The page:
Sacha Bowling is setting up lights and flags. There are essentially two main types of "key" light, raw sun and artificial light. The "key" light is the main source used to light the subject, while the "fill" light generally comes from an angle close to the camcorder and is responsible for "filling" and softening some of the shadows caused by the key light. The intensity of the key in proportion to the "fill light" determines the mood of the scene. A "high key" lighting set-up creates a bright scene with a lot of highlights, while a "low key" scene has a much higher ratio of lighting, and creates a much darker and visually more contrasting scene. (Notting Dale Reception Area). Summer 2003


Wayne Harrison is the camera operator and he is setting the focus on the camcorder so that the shots look sharp and not soft. Focus is one of the creative aspects of film making. You can use focus to draw the viewer's attention where you want. However, if something important is out of focus, the viewer may feel annoyed or uncomfortable. Generally, when a subject is speaking, he or she should be in focus, unless another subject's reaction is more important. For close shots, a rule of thumb is to focus on the subject's eyes. A picture that is in focus has more contrast than when it is out of focus. (Notting Dale Reception Area). Summer 2003



Wayne Harrison is framing up the next shot for some cutaways. A cutaway is a shot away from the main action that can be used to cover discontinuities or to condense the action. Use the zoom and focus and find the best framing for your subject, then zoom out and reset aperture for the shot. When focusing a zoom lens, remember that the depth of field decreases as the angle narrows. It is worth bearing in mind that zooming is an effect to be used sparingly. Slow zooms are generally advisable and fast zooms have the effect of pulling the viewer's eyes from their sockets! The zoom lens is used as a conventional lens far more frequently than for a zoom shot. Without moving the camcorder, a shot can be composed quickly by selecting the exact focal length required. (Notting Dale Reception Area). Summer 2003


Sacha Bowling is showing Barbara Tomlin Shaw how to use the dolly and track. She seems very excited about it. Dollies manually operated or powered dollies offer the most sophisticated camera mount on wheels, for smooth travel forward and backwards from the subject, known as tracking whether or not tracks are laid for the dolly wheels. (White City). Autumn 2003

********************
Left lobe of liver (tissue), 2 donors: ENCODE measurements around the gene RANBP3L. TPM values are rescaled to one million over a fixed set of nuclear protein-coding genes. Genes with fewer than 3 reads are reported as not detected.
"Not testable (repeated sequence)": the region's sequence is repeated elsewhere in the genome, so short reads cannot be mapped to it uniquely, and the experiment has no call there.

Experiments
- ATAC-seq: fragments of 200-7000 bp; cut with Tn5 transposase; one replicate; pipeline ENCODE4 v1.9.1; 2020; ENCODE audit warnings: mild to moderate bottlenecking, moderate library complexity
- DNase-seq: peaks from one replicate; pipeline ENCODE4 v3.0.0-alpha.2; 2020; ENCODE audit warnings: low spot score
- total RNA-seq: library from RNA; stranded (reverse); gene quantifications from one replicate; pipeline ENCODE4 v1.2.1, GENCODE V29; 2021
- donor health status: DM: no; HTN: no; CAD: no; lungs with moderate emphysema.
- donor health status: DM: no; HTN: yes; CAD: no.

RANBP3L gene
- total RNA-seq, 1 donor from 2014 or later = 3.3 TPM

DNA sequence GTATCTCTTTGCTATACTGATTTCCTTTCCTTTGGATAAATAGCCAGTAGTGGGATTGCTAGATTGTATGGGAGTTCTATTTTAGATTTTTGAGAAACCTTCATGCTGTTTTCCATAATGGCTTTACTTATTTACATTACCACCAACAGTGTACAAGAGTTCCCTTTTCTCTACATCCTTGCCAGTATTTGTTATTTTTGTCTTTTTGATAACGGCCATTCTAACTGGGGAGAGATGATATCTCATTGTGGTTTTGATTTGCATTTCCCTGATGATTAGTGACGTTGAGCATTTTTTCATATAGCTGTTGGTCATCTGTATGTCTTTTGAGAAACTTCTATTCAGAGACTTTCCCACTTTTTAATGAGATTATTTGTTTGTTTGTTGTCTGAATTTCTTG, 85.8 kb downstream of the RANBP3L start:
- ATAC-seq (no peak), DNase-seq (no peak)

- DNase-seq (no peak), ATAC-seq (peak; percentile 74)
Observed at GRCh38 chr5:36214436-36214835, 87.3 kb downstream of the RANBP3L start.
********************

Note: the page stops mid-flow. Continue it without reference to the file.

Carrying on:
Sacha Bowling is on the camcorder and is being watched by his film crew. Crew up in advance, especially the main departments like sound, camera and design. If you don't, you may find yourself on set without a sound recordist. Don't put an amateur at the head of a department like photography or sound. Ask around your industry friends and crew (who are in place) if they know anyone who would work on the film. (Notting Dale Reception Area). Summer 2003


Wayne Harrison is showing student Emerson Mayley the perfect framing for the next shot. Often, directors will cling to scenes when they need to go. Listen to other people's comments. (Notting Dale Reception Area). Summer 2003


Sacha Bowling is setting up the magic arm for the camcorder to be positioned correctly for the next shot, (Notting Dale Reception Area). Summer 2003


Sacha Bowling has set-up the camcorder with an extreme wide angle lens mounted on front of the camcorder. This lens is used when space is limited, for covering as much of the scene as possible. The scene size becomes exaggerated, as does the speed of objects moving towards or away from the lens. Distortion on close-ups is unacceptable, particularly with faces where the nose, being closer to the lens, appears bulbous and twice the size of the person's ears. The magic arm is to fix the camcorder into position so that it doesn't move around. (Notting Dale Reception Area). Summer 2003


Wayne Harrison is looking at the LCD monitor on the camcorder to make sure that Andre Moses and Nadia Petean are framing up the shot correctly. Shooting on location often means working in confined spaces with each department wanting to see what is taking place. Sometimes it is just not possible for everyone to be on set. If this is the case the assistant director will always call for final checks before any shot. Space can be a major problem as even the biggest of rooms will become sardine like with a full crew. (Frinstead House Tower Block, Freston Road), Spring 2004